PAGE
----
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  • Top-coating BLO

    Scrollers,
    I was thinking about trying BLO for the first time. I've read somewhere in a thread here that (at least) some use BLO to "pop" the grain and then top-coat with a lacquer or some other finish. After reading the BLO label, I don't understand the need for the top-coating. It sounds like the BLO would be complete in and of itself. Could someone explain why the top-coat?

    Also, if using BLO on (eg) BB, maple or some other "white" wood, does it tint it any or will the wood stay white? If there is some yellowing, what would you recommend to use instead to keep the white shining through?

    Bruce
    Bruce
    . . . because each piece will be someone's heirloom someday.
    visit sometime
    Hawk 220VS, Delta 40-570

  • #2
    B L O- boiled linseed oil

    Bruce,

    Yes, some people do use BLO to "pop the grain" (there are other ways of poping the grain)

    And, you can completely finish with BLO alone, one of the problem is dries to a low sheen, two its a very thin film, three it takes a lot of applications, and forth, the yellowing is not conducive on many woods, on darker woods like walnut, mahogany, ebony it will enhance the finish..

    Acrylic lacquers, CAB coatings, and all water base coatings all of these are "water clear coatings" they are non yellowing, you can use clear shellac.

    Comment


    • #3
      Thanx Mac. This project is going to be a 'portrait' cutting so I wasn't too worried about the sheen or how heavy a coating was on it. I was more concerned this time about the yellowing since I'd be using a light colored wood. My next project, though, is going to be a clock. I was hoping to figure out the finishing before the clock comes up in the queue. I'm not sure yet, but it will probably be cherry with maple accents and I'll want good grain appearance as well as durability.

      Bruce
      Bruce
      . . . because each piece will be someone's heirloom someday.
      visit sometime
      Hawk 220VS, Delta 40-570

      Comment


      • #4
        Blo

        Bruce,

        BLO is a "reactive coating", which means that each application of BLO that you apply to the wood it becomes a thin layer, each coating will lay on top of the proceding coating. Varnish and Polyurethane are reactive coatings.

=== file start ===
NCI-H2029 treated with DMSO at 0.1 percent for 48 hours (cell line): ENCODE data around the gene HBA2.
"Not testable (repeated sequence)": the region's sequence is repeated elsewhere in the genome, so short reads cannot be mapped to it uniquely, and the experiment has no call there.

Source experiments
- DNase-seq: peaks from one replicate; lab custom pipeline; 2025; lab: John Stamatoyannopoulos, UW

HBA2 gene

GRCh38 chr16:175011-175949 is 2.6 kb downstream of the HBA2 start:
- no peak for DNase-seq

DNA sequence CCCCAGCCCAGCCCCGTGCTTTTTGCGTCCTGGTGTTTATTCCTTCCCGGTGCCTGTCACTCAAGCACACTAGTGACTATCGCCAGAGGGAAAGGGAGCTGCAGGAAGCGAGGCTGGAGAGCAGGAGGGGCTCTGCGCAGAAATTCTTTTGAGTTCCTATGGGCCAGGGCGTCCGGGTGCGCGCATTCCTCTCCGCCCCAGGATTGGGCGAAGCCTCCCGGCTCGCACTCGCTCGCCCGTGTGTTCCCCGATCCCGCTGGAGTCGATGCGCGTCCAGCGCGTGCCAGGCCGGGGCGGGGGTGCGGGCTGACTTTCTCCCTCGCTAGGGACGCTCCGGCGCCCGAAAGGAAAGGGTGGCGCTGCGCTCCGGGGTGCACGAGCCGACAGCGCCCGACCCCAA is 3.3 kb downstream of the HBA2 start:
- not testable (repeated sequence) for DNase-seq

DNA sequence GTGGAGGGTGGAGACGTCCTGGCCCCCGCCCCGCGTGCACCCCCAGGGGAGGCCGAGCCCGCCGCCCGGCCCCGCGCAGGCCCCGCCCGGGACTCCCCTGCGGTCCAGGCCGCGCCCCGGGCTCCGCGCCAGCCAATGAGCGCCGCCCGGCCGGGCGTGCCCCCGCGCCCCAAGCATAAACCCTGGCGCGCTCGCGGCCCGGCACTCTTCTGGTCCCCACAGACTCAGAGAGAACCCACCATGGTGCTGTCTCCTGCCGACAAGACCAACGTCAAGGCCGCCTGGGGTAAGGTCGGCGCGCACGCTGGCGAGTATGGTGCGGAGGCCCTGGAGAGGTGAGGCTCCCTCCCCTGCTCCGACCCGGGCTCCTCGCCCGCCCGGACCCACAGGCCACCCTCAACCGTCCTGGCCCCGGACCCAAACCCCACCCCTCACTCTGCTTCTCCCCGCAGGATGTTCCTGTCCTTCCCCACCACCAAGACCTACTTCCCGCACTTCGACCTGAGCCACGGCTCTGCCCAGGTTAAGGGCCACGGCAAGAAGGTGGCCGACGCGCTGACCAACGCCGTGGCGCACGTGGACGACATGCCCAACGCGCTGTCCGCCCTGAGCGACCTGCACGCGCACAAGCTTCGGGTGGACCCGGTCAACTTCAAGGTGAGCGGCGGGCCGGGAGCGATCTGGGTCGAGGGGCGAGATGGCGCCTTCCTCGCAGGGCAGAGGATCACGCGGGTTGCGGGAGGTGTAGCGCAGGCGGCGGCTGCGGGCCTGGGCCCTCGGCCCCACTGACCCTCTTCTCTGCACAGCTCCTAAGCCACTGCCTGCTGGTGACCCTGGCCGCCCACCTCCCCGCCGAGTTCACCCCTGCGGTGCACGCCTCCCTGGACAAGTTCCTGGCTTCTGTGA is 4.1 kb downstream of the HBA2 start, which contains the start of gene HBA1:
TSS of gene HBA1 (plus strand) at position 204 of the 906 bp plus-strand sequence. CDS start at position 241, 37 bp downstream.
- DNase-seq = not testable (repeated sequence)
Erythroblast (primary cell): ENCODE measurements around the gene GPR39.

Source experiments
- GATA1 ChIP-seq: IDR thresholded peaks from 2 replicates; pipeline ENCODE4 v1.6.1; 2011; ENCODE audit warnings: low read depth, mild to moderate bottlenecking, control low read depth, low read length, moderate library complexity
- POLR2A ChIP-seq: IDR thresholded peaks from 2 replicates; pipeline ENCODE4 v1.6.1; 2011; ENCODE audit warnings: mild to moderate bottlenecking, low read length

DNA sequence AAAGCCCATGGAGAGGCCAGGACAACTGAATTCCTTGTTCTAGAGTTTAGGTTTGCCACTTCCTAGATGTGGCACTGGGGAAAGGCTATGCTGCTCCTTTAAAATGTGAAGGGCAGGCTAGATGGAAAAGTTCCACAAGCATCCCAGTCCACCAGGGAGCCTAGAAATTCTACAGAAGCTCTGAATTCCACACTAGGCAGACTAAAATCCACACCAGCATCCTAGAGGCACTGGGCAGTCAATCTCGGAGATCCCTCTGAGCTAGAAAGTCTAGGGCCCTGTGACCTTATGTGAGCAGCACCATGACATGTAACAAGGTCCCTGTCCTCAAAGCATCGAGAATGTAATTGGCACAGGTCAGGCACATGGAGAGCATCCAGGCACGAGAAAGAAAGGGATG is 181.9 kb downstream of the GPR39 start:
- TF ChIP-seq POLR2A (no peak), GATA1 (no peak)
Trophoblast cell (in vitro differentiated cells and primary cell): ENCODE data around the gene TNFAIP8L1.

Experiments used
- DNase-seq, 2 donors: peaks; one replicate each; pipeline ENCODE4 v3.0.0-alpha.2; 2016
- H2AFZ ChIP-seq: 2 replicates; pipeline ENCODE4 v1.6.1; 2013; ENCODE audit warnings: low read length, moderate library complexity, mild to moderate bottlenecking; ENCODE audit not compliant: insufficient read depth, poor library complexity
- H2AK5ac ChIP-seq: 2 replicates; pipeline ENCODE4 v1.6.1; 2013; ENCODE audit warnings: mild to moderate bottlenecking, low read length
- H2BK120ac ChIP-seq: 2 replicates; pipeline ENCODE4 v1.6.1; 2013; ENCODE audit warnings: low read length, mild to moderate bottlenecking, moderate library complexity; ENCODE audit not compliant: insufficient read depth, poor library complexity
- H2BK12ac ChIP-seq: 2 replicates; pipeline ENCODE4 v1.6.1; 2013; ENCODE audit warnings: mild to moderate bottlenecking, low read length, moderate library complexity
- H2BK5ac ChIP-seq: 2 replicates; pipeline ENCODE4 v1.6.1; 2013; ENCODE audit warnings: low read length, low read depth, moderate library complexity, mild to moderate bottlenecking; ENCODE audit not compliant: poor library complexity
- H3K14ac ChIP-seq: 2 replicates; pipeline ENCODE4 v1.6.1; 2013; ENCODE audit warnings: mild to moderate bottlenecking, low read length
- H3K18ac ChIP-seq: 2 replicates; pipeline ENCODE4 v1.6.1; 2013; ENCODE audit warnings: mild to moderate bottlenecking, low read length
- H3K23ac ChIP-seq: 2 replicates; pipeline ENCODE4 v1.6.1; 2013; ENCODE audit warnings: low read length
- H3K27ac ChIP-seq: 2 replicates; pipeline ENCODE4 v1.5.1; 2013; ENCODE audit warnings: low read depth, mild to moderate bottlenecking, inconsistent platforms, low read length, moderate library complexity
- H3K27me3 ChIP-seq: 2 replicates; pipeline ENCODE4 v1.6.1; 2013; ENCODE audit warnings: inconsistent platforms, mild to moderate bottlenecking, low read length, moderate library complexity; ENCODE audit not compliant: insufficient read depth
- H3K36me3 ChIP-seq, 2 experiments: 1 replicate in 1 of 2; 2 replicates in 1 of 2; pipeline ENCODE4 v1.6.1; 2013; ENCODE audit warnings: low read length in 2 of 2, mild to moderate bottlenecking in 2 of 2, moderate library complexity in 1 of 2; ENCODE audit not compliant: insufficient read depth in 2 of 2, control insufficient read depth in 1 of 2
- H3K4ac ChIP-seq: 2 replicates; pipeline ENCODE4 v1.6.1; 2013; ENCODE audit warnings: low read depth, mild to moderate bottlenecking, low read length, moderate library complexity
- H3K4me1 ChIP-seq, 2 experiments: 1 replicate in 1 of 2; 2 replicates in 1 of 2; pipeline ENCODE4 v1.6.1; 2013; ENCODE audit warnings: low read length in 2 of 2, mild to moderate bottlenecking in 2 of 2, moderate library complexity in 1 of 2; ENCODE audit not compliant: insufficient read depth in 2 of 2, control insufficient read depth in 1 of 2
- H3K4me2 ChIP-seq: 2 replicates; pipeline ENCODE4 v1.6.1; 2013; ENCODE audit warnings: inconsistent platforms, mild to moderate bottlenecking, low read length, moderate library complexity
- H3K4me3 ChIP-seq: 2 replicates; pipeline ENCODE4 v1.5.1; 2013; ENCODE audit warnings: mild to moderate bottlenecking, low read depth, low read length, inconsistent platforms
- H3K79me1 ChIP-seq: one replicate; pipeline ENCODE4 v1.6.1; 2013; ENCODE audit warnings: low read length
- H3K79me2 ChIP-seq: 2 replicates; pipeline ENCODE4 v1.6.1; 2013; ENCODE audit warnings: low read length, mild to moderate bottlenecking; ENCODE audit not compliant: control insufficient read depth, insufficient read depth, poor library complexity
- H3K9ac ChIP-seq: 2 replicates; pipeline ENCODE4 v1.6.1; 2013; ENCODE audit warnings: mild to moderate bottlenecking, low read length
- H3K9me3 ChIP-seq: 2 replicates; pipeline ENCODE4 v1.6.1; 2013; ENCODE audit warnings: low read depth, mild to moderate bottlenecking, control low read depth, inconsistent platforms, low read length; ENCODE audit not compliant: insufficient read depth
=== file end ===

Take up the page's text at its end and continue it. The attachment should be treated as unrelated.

Both of these solvent coatings are amber in color, whereas, their Water Base coatings are water clear.

        Shellac, Nitocellulose, Acrylic, CAB Lacquer are "evaportive coatings," these coatings dissolve into each application, so you end up with one layer regardless of how many applications you apply.

        Nitrocellulose is amber in color. While the others are water clear.

        Some of the amber coatings actually warm up the wood finish, while the water clear coatings lose that feature.
        Last edited by MacS; 10-19-2006, 10:55 AM.

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        • #5
          Bruce, BLO is not a protective coating it is an oil that soaks into the wood. You should apply a coating over it and it will turn the wood an amber color. Make sure the BLO is dry as it takes a few days before you can apply protective coats over it. I would try it on a scrap piece first.
          My 2ยข worth.
          Last edited by Mick Walker; 10-19-2006, 11:23 AM.
          Mick, - Delta P-20

          A smile is a small curve that straightens everything out.

          Comment


          • #6
            Protective Coating

            Mick,

            BLO is a "drying oil", it is not the same as Linseed Oil.

            A metallic drier is added to the Linseed oil this speeds up the drying time of the oil, thats why they call it a drying oil, the metallic driers actually acts as a catalyst, speeding up and hardening the oil.

            Thats why, if air gets into the drying oil containers it will cause the top of the drying oil to skim over.